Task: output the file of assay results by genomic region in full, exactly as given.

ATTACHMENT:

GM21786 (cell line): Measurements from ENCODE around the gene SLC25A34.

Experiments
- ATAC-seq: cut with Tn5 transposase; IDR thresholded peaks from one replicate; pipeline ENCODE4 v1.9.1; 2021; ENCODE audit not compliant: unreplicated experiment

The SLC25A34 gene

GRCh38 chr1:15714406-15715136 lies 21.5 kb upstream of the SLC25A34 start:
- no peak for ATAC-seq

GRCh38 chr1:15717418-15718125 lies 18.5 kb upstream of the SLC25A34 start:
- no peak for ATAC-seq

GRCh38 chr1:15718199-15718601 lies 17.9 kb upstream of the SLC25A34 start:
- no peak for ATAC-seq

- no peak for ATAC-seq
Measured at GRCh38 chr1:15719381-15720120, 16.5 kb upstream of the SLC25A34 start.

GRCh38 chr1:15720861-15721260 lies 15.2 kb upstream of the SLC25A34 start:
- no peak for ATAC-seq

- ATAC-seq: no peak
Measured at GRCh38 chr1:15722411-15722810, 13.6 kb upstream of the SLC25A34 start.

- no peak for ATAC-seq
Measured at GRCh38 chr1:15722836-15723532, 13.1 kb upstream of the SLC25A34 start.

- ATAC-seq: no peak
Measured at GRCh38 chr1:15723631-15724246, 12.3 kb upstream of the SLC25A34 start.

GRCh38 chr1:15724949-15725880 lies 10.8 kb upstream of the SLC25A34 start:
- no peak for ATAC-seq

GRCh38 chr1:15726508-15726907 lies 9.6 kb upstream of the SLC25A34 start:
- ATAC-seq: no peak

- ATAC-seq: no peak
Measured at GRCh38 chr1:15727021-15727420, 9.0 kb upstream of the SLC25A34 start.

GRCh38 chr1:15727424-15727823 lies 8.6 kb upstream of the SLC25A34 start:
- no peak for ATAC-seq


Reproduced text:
GM21786 (cell line): Measurements from ENCODE around the gene SLC25A34.

Experiments
- ATAC-seq: cut with Tn5 transposase; IDR thresholded peaks from one replicate; pipeline ENCODE4 v1.9.1; 2021; ENCODE audit not compliant: unreplicated experiment

The SLC25A34 gene

GRCh38 chr1:15714406-15715136 lies 21.5 kb upstream of the SLC25A34 start:
- no peak for ATAC-seq

GRCh38 chr1:15717418-15718125 lies 18.5 kb upstream of the SLC25A34 start:
- no peak for ATAC-seq

GRCh38 chr1:15718199-15718601 lies 17.9 kb upstream of the SLC25A34 start:
- no peak for ATAC-seq

- no peak for ATAC-seq
Measured at GRCh38 chr1:15719381-15720120, 16.5 kb upstream of the SLC25A34 start.

GRCh38 chr1:15720861-15721260 lies 15.2 kb upstream of the SLC25A34 start:
- no peak for ATAC-seq

- ATAC-seq: no peak
Measured at GRCh38 chr1:15722411-15722810, 13.6 kb upstream of the SLC25A34 start.

- no peak for ATAC-seq
Measured at GRCh38 chr1:15722836-15723532, 13.1 kb upstream of the SLC25A34 start.

- ATAC-seq: no peak
Measured at GRCh38 chr1:15723631-15724246, 12.3 kb upstream of the SLC25A34 start.

GRCh38 chr1:15724949-15725880 lies 10.8 kb upstream of the SLC25A34 start:
- no peak for ATAC-seq

GRCh38 chr1:15726508-15726907 lies 9.6 kb upstream of the SLC25A34 start:
- ATAC-seq: no peak

- ATAC-seq: no peak
Measured at GRCh38 chr1:15727021-15727420, 9.0 kb upstream of the SLC25A34 start.

GRCh38 chr1:15727424-15727823 lies 8.6 kb upstream of the SLC25A34 start:
- no peak for ATAC-seq